Sunday, August 11, 2013

William P. Clark, R.I.P.

William P. Clark, Ronald Reagan's closest advisor, passed away yesterday. It's quite possible that you've never heard of Judge Clark, but he just so happens to be one of the chief architects of Reagan's vision for the downfall of Soviet communism, and played a key role in implementing that plan.

The following excerpt is from an interview Ignatius Insight did a few years ago with Paul Kengor, Clark's biographer (his book is The Judge: William P. Clark, Ronald Reagan's Top Hand):
... Clark helped set up that initial and historic June 1982 meeting between President Reagan and Pope John Paul II, where the two men confided in one another that they believed that God had spared their lives for a special purpose, which they concluded was to undermine Soviet communism, beginning particularly in Poland, which both men—as well as Clark—saw as the wedge that could crack the entire Communist Bloc.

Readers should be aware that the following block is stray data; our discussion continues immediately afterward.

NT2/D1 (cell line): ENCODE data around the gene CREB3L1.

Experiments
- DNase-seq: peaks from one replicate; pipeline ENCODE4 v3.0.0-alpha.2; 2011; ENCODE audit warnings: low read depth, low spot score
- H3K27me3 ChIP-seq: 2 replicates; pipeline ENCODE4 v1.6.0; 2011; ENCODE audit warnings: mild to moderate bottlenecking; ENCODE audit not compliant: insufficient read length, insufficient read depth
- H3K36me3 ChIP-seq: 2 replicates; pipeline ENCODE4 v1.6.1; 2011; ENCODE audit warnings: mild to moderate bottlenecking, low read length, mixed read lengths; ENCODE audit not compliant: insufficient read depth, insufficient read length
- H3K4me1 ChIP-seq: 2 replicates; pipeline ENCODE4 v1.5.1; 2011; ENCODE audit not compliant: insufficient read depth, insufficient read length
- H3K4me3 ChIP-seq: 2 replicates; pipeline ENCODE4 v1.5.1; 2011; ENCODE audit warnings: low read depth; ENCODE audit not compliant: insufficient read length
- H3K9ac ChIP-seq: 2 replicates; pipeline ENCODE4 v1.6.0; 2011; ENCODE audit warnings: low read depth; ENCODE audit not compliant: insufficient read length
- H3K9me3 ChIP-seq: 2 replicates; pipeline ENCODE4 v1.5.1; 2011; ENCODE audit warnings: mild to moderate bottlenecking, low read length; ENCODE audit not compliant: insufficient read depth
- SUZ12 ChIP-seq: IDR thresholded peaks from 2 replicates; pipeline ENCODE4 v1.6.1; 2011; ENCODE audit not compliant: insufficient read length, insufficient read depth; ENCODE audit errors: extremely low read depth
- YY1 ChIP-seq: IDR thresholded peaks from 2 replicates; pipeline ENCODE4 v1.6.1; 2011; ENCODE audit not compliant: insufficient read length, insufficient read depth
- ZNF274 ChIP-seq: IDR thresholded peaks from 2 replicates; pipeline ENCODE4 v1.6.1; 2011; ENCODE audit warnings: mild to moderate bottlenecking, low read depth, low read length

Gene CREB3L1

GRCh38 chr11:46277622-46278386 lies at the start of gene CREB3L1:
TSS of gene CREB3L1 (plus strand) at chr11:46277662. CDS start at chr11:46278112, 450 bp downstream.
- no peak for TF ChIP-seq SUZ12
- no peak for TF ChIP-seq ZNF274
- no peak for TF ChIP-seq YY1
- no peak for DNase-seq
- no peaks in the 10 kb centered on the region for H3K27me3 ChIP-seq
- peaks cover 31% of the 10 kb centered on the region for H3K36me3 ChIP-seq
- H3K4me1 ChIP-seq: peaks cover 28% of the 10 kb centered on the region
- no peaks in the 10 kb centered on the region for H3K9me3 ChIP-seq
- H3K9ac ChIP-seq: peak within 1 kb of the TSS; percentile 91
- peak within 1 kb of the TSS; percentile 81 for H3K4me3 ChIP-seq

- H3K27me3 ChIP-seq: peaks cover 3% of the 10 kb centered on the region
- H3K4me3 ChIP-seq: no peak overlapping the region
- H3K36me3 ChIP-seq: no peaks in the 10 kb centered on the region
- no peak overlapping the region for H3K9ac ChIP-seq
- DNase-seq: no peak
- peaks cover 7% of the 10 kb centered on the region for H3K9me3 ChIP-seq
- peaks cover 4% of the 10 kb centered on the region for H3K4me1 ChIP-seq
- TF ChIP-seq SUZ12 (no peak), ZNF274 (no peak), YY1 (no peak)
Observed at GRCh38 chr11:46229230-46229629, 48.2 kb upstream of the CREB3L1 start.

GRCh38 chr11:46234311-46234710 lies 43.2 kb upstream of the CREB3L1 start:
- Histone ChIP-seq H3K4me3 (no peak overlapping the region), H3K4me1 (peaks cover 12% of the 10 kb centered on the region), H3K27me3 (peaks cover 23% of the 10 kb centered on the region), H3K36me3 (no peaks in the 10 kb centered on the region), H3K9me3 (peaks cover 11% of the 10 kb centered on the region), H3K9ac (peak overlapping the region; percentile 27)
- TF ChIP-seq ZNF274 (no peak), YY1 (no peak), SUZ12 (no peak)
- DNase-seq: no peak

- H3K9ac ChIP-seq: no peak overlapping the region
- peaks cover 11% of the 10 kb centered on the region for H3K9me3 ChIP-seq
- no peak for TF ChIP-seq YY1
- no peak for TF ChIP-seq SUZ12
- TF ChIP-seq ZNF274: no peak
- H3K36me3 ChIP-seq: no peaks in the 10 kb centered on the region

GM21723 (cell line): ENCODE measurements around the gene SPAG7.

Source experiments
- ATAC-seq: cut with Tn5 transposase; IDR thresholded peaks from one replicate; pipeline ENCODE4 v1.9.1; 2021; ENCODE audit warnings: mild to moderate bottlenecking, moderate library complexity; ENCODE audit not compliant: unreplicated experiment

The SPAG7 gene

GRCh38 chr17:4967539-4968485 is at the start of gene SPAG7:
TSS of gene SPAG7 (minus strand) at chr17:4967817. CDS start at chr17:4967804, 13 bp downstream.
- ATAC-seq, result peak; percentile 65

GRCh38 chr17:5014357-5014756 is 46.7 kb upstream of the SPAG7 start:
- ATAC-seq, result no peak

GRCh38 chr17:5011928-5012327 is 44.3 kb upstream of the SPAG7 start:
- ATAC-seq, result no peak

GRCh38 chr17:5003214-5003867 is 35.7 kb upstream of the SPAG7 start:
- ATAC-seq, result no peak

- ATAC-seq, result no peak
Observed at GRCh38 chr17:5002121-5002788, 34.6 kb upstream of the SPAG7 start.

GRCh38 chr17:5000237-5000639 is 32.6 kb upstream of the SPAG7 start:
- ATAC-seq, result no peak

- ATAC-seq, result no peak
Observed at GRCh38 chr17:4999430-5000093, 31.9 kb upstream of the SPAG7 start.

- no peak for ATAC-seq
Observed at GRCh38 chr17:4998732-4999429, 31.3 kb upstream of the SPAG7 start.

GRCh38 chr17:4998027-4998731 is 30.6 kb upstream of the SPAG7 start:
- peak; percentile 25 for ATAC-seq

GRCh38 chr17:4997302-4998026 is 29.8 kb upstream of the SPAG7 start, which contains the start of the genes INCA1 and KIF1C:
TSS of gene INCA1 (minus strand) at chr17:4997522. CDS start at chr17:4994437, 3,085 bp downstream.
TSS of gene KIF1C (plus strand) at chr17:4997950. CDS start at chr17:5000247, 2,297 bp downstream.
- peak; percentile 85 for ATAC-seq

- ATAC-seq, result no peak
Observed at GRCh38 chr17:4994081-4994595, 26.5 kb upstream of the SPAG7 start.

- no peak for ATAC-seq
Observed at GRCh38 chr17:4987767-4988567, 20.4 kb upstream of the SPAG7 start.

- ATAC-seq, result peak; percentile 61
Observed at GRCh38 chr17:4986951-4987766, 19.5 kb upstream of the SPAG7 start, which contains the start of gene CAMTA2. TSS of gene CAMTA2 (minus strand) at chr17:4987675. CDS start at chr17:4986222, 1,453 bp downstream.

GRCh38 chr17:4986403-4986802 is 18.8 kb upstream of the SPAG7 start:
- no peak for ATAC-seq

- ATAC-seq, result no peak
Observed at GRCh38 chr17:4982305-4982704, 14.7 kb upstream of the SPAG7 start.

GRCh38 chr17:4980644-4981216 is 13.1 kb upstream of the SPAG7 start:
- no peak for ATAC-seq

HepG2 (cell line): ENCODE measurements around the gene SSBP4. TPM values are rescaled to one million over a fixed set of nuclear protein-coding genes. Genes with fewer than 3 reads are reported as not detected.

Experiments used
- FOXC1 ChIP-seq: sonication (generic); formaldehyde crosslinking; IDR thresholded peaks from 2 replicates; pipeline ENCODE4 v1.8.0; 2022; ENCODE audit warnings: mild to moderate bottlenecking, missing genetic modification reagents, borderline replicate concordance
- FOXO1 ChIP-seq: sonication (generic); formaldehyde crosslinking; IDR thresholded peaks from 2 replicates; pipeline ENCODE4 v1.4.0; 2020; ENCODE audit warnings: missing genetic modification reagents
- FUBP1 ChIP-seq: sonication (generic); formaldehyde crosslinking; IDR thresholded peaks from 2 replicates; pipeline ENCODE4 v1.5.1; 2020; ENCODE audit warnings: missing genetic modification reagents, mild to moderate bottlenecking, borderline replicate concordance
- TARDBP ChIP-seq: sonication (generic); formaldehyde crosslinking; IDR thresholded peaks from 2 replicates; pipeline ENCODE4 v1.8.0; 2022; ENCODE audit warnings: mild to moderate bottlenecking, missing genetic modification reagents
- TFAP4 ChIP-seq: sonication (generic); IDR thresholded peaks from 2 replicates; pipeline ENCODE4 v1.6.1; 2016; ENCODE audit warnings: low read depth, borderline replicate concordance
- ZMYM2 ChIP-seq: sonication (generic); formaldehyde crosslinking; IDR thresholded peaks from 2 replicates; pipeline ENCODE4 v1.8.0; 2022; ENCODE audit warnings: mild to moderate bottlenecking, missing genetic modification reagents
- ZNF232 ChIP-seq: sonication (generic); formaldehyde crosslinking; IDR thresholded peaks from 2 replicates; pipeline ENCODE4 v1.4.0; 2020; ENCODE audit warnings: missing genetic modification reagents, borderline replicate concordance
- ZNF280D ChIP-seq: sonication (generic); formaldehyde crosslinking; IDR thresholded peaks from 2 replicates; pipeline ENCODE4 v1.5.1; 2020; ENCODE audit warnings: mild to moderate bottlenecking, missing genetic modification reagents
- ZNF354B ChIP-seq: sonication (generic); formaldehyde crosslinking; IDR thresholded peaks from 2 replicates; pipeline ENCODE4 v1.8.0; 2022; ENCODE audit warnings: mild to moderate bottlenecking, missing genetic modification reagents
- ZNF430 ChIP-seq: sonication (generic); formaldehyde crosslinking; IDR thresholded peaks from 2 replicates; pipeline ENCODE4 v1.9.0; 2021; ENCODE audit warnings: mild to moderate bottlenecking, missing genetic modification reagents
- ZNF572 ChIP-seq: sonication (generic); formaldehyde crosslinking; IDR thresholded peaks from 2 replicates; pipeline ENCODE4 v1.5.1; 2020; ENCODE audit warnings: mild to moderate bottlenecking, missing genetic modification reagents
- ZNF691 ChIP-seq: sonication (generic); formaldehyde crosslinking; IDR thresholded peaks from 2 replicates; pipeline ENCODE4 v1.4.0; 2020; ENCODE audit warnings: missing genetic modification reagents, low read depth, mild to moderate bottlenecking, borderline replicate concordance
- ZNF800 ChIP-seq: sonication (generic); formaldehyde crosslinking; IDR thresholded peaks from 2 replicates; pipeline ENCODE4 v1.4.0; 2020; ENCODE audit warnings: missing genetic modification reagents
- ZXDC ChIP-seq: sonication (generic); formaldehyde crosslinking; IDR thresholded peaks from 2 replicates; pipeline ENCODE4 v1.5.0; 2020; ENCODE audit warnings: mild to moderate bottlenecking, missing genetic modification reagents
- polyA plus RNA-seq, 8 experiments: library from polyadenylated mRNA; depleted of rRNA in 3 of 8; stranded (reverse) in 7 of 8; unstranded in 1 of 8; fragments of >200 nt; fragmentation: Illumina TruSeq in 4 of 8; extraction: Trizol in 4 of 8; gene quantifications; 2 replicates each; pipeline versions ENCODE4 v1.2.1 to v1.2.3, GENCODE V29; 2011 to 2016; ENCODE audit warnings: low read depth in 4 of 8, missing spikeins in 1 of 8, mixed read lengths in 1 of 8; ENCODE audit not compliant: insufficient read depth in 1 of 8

Over the next year and a half that followed, Clark became the primary White House conduit to the Vatican. Along with CIA director Bill Casey, another committed Catholic, Clark met very frequently with Pio Laghi, the apostolic delegate to Washington. He and Casey had code language when discussing over the telephone the need for a quick meeting with Laghi: "It's time to get some cappuccino," they would say. That meant a visit to Laghi's residence for a cappuccino and to share information about the critical activities going on around the world, especially in Poland. They were the middle men between Reagan and Pope John Paul II, the principal liaisons. Clark was the point man who would then report that information directly back to Reagan...
Kathryn Jean Lopez's tribute to Judge Clark at National Review is definitely worth a read.

Requiescat in pace, Judge Clark.

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